“A high fine particle fraction (particles that are less than 4.7 um) achieves better lung deposition and large and small airways deposition,” Dr Usmani explained. He described the results of a study that compared lung deposition of three particle sizes of inhaled salbutamol sulphate in COPD (1.5, 3, and 6 µm) at two different inhalation flows (fast: >60L/min and slow: >30L/min). “Striking differences in the deposition behaviour of different sized drug particles exist within COPD airways. Small aerosol particles inhaled slowly are able to penetrate to all parts of the lungs,”8 the study authors report.

Different inhaler devices vary in their ability to deliver drug to the small airways.9 The results of one study that compared tiotropium bromide delivered via a dry powder inhaler (Handihaler) and slow mist inhaler (Respimat) illustrate how this can have an impact on treatment effect. Only the slow mist inhaler significantly improved small airway function in the study population (44 COPD patients, mean FEV1 = 68% pred). It also significantly improved large airway FEV1. The investigators concluded, “This is the first study to show the inhaler device matters in targeting drug to the site of airflow limitation in COPD.”9

The Respimat is a soft mist inhaler that delivers a high fine particle fraction with a slow aerosol velocity.10 The fine particle fraction is around 2.5 times higher than those delivered via pMDIs and the velocity is around five times lower, contributing to an improved lung deposition.10

Referring to the data illustrating the improved pulmonary drug delivery with the Respimat inhaler device, Dr Usmani told delegates that device choice should be a key consideration when treating patients with COPD. He noted, “We have the ability to target the drug to where the pathologists and physiologists have told us for years is where the problem is…with a device that can send the drug to both large and small airways.”

 

Abbreviations: COPD; chronic obstructive pulmonary disease; DPI: dry powder inhaler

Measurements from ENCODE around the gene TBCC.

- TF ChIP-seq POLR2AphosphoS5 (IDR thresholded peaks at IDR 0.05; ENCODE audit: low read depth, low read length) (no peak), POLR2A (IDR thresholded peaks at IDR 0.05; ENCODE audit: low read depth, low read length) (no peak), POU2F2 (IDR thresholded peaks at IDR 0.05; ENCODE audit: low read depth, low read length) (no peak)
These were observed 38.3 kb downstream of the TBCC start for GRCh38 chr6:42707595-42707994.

Please review Product Information before prescribing. Full Product Information is available at www.boehringer-ingelheim.com.au/pi

RESPIMAT® is a registered trademark of Boehringer Ingelheim. Boehringer Ingelheim Pty Ltd.

ABN 52 000 452 308. 78 Waterloo Road, North Ryde, NSW 2113. PC-AU-101160. Date of preparation February 2020

 

References

  1. Usmani O et al. Choosing an appropriate inhaler device for the treatment of adults with asthma or COPD. Available at guidelines.co.uk https://www.guidelines.co.uk/respiratory/inhaler-choice-guideline/252870.article
  2. Mahler D. Peak inspiratory flow rate as a criterion for dry powder inhaler use in chronic obstructive pulmonary disease. Ann Am Thorac Soc 2017; 14(7):1103–1107 https://www.atsjournals.org/doi/pdf/10.1513/AnnalsATS.201702-156PS
  3. Ghosh S et al. Prevalence and factors associated with suboptimal peak inspiratory flow rates in COPD. Int J COPD 2019;14:585–595 https://www.ncbi.nlm.nih.gov/pubmed/30880948
  4. Prime D et al. Effect of disease severity in asthma and chronic obstructive pulmonary disease on inhaler-specific inhalation profiels thorugh the ELIPTA dry powder inhaler. https://www.ncbi.nlm.nih.gov/pubmed/26372467
  5. Loh CH et al. Suboptimal inspiratory flow rates are associated with chronic obstructive pulmonary disease and all-cause readmissions. Ann Am Thorac Soc 14(8):1305–1311. https://www.ncbi.nlm.nih.gov/pubmed/28406710
  6. Global strategy for the diagnosis, management, and prevention of chronic obstructive pulmonary disease. 2020 report. https://goldcopd.org/wp-content/uploads/2019/11/GOLD-2020-REPORT-ver1.0wms.pdf
  7. Crisafulli E et al. Prevalence of small-airway dysfunction among COPD patients with different GOLD stages and its role in the impact of disease. Respiration 2017;93:32–41 https://www.ncbi.nlm.nih.gov/pubmed/27852080
  8. Biddiscombe M et al. Drug particle size and lung deposition in COPD. Eur Resp Journal 2016;48:PA313. https://erj.ersjournals.com/content/48/suppl_60/PA313
  9. Biddiscombe M et al. Efficacy of the device in targeting tiotropium to the small airways in COPD. Eur Resp J 2018;52:PA1017;DOI:10.1183/13993003.congress-2018.PA1017 https://erj.ersjournals.com/content/52/suppl_62/PA1017
  10. Zierenberg B. Optimizing the in vitro performance of Respimat. J Aerosol Med 12 (S19). https://www.ncbi.nlm.nih.gov/pubmed/10623337